Friday, September 5, 2014


An exploration of how much pigment a piece of dampened paper will accept produced the print at left. I used brayers for the flat areas, and brushes and Colour Shapers for the detail work. I am happy with the flatter areas, and especially the nuances in the large blue shape at top. The smaller marks were more problematic: I had less control than I wanted, and did not manipulate the paint well in the central areas. I also applied it too thickly in places for the effects that I wanted. This has caused problems before: I forget to think about what will happen to thickly applied ink when it goes through the press. In part, I don't know how much will get absorbed and how much will get pushed along. Brayers almost automatically produce a thin layer of paint on the plate, but handwork, as it were, produces clumps and lumps that smear when pressed. I wanted those central shapes to be clear rectangles and squares rather than the mushy forms that happened, but I couldn't get the ink to lie flat in such small spaces. A lot of thoughtful practice lies ahead.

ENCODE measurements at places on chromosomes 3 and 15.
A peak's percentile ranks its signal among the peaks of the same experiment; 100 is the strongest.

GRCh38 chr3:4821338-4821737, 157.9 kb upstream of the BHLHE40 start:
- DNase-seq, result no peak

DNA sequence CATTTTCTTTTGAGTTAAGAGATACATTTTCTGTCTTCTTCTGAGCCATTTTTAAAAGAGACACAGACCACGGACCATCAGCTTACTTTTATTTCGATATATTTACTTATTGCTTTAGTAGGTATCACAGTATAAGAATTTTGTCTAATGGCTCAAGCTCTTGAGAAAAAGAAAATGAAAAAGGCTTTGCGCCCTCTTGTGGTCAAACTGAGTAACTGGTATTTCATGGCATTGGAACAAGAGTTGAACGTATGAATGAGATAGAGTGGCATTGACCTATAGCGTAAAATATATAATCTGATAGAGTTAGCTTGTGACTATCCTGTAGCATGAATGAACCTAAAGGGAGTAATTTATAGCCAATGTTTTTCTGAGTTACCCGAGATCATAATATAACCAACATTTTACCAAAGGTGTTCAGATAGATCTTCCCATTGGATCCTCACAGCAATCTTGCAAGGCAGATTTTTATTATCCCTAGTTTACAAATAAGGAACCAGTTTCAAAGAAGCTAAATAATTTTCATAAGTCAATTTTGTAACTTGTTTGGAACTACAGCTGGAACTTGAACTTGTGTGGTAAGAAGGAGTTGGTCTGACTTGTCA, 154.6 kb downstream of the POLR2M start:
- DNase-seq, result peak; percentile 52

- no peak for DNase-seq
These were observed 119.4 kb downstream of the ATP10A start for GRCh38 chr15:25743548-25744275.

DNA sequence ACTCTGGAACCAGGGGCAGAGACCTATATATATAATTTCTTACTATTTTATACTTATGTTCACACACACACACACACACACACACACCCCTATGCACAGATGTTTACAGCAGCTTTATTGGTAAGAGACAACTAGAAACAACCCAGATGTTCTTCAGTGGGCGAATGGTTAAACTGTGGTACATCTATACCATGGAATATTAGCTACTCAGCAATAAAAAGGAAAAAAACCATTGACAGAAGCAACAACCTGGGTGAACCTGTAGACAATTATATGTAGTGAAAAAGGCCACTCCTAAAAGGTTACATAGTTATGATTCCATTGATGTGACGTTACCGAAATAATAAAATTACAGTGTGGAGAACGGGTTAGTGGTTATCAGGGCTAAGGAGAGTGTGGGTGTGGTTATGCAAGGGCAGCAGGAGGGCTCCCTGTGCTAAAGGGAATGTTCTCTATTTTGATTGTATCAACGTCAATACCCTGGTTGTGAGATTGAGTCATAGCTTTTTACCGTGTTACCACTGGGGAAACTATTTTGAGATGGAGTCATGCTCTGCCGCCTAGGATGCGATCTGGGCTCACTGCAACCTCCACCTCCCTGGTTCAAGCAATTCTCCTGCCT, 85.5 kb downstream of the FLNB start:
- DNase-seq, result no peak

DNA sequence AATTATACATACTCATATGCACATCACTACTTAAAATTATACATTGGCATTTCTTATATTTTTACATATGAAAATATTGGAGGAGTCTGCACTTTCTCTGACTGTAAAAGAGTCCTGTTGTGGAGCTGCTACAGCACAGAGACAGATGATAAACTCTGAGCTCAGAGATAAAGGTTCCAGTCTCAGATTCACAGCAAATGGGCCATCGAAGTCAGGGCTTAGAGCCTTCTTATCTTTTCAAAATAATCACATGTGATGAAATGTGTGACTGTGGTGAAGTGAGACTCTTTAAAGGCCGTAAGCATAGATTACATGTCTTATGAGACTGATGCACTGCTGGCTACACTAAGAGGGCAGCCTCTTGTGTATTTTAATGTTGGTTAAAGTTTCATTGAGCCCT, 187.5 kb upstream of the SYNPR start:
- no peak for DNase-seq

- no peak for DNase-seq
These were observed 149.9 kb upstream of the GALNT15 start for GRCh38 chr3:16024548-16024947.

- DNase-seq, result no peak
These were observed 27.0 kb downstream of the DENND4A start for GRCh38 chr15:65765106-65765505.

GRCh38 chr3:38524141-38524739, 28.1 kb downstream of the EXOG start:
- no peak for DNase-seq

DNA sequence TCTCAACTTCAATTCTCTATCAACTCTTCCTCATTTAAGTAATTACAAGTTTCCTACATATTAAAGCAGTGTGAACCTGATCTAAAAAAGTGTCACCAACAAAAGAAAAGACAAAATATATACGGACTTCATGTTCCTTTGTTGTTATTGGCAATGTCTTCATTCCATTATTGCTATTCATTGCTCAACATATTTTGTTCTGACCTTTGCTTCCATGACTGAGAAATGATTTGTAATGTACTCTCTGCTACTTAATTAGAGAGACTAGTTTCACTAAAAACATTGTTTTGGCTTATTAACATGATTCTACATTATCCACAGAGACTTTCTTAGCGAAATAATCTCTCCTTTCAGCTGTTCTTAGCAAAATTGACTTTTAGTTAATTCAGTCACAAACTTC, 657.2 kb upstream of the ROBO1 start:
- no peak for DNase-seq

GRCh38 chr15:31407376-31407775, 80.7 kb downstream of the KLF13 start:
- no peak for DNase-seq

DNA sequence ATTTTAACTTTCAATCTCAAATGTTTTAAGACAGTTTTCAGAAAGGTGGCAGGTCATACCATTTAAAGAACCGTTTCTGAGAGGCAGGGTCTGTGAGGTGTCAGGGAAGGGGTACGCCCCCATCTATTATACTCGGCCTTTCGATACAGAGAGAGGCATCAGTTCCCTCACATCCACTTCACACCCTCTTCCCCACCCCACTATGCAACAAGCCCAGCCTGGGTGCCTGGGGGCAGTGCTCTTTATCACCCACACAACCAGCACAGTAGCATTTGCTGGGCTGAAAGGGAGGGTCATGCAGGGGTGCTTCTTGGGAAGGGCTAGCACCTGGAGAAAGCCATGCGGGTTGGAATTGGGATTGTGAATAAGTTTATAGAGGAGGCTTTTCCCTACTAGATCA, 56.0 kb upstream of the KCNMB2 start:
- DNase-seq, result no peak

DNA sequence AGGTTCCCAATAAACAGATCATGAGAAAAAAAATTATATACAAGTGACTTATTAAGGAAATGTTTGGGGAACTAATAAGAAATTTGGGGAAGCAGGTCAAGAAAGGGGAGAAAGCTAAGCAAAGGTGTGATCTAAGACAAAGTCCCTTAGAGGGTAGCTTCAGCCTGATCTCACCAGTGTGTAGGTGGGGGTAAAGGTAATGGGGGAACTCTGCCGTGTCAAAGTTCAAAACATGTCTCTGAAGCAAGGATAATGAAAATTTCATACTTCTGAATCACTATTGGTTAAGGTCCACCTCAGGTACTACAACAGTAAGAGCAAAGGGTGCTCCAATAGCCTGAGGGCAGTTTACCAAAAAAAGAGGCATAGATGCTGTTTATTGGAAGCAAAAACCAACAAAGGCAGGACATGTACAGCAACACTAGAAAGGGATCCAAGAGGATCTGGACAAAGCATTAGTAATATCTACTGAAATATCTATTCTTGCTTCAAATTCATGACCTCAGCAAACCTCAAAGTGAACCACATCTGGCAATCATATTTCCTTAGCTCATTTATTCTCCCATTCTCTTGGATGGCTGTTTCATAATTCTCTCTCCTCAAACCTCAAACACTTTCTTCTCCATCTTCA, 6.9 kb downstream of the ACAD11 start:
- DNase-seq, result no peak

Creating monotypes is deceptively painterly, since the main creative work consists of applying ink/paint to a plate. The most salient difference from direct painting on canvas or board is the fact that the resulting print is a mirror image of the painted plate. Yet there are clearly more subtle differences in the actual application of the color to the surface. I need to develop a printer's mentality and orientation, which has led me to decide to let my cold wax medium work lie dormant for a while, and to concentrate on printmaking. Fortunately, there is much useful information on the Web and in the few books I've found on monotypes. Unfortunately, I don't always know what information to seek. This is truly a trial-and-error process for me.